It’s hard to believe it’s been almost 25 years since Tori Amos released her groundbreaking solo debut, Little Earthquakes, and 20 years since Under the Pink established Tori as the singer-songwriter to which every female pop pianist who followed would be compared. What a long, strange trip it’s been. After exploring the classical genre on her magnificent previous release, Tori Amos makes a welcome return to her trademark chamber-pop piano style on her fourteenth studio album, Unrepentant Geraldines.
My reaction to this collection is very similar to how I felt about 2002’s Scarlet’s Walk. It’s an undeniably solid album with some truly great songs and is a refreshingly far cry from the surprising mediocrity and silly marketing gimmicks that plagued her last few piano pop endeavors, yet not quite exciting enough to ever be the first album I reach for when I want to listen to Tori Amos. Still, I seem to like it more with every listen and it’s wonderful to hear that unmistakable Tori touch on the piano again.
It’s the quieter moments of Unrependent Geraldines that are most captivating. Tori’s lilt is especially lovely on the “all lay down” refrain of the opener “America.” The piano-centric ballads “Wild Way” and “Weather Man” both have a wistful ache akin to, albeit not quite as potent as, classic Tori torch songs “China,” “Baker Baker” and “Northern Lad.” And “Wedding Day” plays like a Celtic folk-influenced, multi-instrumental followup to “Jackie’s Strength.”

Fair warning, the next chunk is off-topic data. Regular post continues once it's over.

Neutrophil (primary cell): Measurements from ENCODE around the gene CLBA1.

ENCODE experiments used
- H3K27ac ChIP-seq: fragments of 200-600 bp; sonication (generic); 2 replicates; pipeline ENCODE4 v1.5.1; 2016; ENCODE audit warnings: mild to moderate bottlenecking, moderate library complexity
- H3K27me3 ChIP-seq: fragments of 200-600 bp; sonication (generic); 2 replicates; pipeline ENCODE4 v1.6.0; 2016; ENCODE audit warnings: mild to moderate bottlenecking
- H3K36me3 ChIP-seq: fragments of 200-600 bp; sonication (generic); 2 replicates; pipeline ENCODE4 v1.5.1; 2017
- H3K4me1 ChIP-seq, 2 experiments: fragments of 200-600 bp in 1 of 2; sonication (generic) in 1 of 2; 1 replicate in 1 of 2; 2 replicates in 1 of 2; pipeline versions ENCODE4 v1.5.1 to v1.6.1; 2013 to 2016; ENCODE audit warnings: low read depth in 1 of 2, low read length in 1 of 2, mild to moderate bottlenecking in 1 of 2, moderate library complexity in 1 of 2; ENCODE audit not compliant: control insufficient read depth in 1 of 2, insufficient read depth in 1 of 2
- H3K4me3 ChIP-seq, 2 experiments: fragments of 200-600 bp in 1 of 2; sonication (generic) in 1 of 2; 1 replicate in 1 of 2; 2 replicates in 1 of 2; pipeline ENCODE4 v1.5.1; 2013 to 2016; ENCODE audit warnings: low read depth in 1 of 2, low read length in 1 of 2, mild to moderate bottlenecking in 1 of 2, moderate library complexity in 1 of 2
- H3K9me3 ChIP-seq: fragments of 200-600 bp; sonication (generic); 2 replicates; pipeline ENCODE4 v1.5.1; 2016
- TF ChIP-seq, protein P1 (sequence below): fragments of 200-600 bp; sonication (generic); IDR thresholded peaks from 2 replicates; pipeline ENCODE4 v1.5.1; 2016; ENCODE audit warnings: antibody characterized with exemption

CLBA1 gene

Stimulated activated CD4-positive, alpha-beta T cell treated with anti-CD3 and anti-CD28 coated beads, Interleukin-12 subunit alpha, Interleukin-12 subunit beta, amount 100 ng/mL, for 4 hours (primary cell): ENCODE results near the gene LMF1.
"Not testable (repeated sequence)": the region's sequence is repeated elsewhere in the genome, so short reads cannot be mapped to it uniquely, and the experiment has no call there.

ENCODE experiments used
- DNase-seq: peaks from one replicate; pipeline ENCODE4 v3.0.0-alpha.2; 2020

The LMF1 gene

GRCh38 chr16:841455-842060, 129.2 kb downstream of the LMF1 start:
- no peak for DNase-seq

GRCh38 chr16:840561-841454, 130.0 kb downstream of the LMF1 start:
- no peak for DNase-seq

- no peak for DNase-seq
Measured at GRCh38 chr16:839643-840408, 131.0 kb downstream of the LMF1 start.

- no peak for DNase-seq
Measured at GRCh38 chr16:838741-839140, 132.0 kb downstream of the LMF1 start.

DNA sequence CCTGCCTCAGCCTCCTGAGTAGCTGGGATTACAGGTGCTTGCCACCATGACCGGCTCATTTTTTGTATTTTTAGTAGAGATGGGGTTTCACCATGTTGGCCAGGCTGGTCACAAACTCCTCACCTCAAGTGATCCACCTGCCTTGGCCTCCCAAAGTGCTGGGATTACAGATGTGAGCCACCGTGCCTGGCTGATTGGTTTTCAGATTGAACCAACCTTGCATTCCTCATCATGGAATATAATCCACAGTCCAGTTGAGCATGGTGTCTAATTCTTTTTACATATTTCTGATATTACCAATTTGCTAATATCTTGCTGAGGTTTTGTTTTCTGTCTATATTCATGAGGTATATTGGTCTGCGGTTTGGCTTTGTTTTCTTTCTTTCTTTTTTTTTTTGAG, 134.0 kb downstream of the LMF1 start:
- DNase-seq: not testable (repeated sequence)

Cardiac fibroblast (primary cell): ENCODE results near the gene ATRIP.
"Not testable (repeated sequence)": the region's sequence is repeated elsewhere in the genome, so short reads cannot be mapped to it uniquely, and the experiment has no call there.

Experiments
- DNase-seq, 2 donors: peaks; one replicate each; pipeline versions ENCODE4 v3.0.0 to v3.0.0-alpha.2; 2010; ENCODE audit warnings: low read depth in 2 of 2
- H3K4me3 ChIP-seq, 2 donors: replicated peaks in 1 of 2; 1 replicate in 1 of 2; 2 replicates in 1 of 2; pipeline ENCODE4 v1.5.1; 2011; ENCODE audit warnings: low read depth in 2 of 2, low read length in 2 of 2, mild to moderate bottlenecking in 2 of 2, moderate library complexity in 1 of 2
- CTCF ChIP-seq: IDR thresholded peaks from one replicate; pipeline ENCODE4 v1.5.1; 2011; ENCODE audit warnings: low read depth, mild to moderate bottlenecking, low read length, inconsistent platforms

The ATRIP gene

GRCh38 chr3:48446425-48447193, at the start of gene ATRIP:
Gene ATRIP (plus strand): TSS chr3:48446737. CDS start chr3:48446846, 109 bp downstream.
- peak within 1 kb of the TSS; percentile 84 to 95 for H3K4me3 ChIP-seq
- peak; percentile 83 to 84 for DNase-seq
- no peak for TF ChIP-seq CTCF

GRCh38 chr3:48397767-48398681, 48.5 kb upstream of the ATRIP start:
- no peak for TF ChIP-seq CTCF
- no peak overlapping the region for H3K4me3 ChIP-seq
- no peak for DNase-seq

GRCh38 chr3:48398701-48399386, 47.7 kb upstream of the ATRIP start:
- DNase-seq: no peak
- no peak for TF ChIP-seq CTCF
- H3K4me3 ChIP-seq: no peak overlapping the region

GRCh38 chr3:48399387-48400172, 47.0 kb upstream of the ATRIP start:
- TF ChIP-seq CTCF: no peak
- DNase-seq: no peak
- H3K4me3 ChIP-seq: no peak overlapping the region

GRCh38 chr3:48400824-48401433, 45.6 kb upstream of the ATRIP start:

Tori’s daughter, Tash, adds her distinctive, rich and impressively agile voice to “Promise.” If our favorite red-haired piano prodigy is grooming her progeny for a solo debut, I’d be very interested in hearing it.
“Giant’s Rolling Pin” takes Tori’s penchant for eccentric lyrical fables and eclectic orchestration to the ultimate level. The result can either be a jubilant or irksome listening experience depending on your mood, but I recall having the same fickle opinion of “Happy Phantom” back in the day. You have to admire Tori’s whimsical weaving of the NSA wiretapping scandal into her lyrical tale of a lie-detecting pie, all set atop of a rollicking folk-pop melody.
There’s a strong piano interlude halfway through the album’s title track that most recalls Tori’s fiery yesterdays and the standout track “Rose Dover” is a dazzling demonstration of her ability to stretch one song’s limits with a rollercoaster arrangement.
“I’m working my way back to me again,” Tori Amos sings in “Oyster” and, with Unrependent Geraldines, she seems to be succeeding.